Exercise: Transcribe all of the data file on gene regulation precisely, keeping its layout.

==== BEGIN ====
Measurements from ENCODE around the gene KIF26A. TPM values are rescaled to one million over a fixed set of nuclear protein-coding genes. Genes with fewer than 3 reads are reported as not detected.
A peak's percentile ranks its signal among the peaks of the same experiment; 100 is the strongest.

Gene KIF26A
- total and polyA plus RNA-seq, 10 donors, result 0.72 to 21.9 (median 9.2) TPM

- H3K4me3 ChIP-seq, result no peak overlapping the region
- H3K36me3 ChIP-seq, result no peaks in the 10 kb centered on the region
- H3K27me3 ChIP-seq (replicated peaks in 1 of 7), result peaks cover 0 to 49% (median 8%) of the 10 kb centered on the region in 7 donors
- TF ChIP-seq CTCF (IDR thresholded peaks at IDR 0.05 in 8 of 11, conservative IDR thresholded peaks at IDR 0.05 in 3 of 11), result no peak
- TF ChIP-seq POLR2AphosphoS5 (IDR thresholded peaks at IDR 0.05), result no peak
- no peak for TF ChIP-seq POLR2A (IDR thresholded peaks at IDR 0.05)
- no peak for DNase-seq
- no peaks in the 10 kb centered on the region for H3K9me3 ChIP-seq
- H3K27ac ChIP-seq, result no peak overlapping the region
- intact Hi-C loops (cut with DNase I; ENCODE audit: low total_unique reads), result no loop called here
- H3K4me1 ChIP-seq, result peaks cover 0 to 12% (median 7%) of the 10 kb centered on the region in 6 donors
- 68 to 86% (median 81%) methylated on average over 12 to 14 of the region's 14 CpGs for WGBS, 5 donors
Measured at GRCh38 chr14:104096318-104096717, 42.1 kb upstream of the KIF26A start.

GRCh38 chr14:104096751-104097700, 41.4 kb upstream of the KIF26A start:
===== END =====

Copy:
Measurements from ENCODE around the gene KIF26A. TPM values are rescaled to one million over a fixed set of nuclear protein-coding genes. Genes with fewer than 3 reads are reported as not detected.
A peak's percentile ranks its signal among the peaks of the same experiment; 100 is the strongest.

Gene KIF26A
- total and polyA plus RNA-seq, 10 donors, result 0.72 to 21.9 (median 9.2) TPM

- H3K4me3 ChIP-seq, result no peak overlapping the region
- H3K36me3 ChIP-seq, result no peaks in the 10 kb centered on the region
- H3K27me3 ChIP-seq (replicated peaks in 1 of 7), result peaks cover 0 to 49% (median 8%) of the 10 kb centered on the region in 7 donors
- TF ChIP-seq CTCF (IDR thresholded peaks at IDR 0.05 in 8 of 11, conservative IDR thresholded peaks at IDR 0.05 in 3 of 11), result no peak
- TF ChIP-seq POLR2AphosphoS5 (IDR thresholded peaks at IDR 0.05), result no peak
- no peak for TF ChIP-seq POLR2A (IDR thresholded peaks at IDR 0.05)
- no peak for DNase-seq
- no peaks in the 10 kb centered on the region for H3K9me3 ChIP-seq
- H3K27ac ChIP-seq, result no peak overlapping the region
- intact Hi-C loops (cut with DNase I; ENCODE audit: low total_unique reads), result no loop called here
- H3K4me1 ChIP-seq, result peaks cover 0 to 12% (median 7%) of the 10 kb centered on the region in 6 donors
- 68 to 86% (median 81%) methylated on average over 12 to 14 of the region's 14 CpGs for WGBS, 5 donors
Measured at GRCh38 chr14:104096318-104096717, 42.1 kb upstream of the KIF26A start.

GRCh38 chr14:104096751-104097700, 41.4 kb upstream of the KIF26A start: